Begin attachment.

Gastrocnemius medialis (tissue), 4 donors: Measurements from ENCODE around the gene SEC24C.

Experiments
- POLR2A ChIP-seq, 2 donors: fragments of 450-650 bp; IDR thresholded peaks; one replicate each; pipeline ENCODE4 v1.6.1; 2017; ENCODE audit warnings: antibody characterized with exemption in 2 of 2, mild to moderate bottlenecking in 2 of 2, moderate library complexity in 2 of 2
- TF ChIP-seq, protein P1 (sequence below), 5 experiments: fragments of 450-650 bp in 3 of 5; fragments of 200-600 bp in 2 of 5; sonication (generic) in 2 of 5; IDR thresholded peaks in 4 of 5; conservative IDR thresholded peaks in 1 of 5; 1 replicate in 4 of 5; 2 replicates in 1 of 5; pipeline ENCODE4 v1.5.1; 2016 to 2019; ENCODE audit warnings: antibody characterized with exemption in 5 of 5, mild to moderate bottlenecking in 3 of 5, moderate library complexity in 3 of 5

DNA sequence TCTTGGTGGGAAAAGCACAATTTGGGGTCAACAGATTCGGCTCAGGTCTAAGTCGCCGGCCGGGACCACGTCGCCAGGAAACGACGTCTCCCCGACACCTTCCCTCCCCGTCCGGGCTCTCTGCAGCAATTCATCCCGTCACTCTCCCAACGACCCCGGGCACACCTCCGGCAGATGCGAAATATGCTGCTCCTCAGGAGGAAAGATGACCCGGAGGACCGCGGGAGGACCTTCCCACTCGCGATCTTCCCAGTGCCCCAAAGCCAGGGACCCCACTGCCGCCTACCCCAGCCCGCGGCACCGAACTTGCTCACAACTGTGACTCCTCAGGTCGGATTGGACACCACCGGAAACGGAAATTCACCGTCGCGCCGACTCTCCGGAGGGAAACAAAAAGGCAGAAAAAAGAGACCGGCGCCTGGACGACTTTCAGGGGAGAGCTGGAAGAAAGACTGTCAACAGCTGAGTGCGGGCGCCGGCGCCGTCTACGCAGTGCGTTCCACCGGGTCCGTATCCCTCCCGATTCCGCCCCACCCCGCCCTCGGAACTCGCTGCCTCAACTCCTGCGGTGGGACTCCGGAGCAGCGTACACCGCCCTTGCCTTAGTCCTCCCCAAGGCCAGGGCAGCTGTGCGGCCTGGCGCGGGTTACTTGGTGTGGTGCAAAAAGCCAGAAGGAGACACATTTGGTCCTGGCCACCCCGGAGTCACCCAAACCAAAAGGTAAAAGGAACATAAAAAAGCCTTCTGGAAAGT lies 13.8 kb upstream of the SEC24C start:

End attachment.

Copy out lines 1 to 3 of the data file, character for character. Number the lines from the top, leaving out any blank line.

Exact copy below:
Gastrocnemius medialis (tissue), 4 donors: Measurements from ENCODE around the gene SEC24C.

Experiments
- POLR2A ChIP-seq, 2 donors: fragments of 450-650 bp; IDR thresholded peaks; one replicate each; pipeline ENCODE4 v1.6.1; 2017; ENCODE audit warnings: antibody characterized with exemption in 2 of 2, mild to moderate bottlenecking in 2 of 2, moderate library complexity in 2 of 2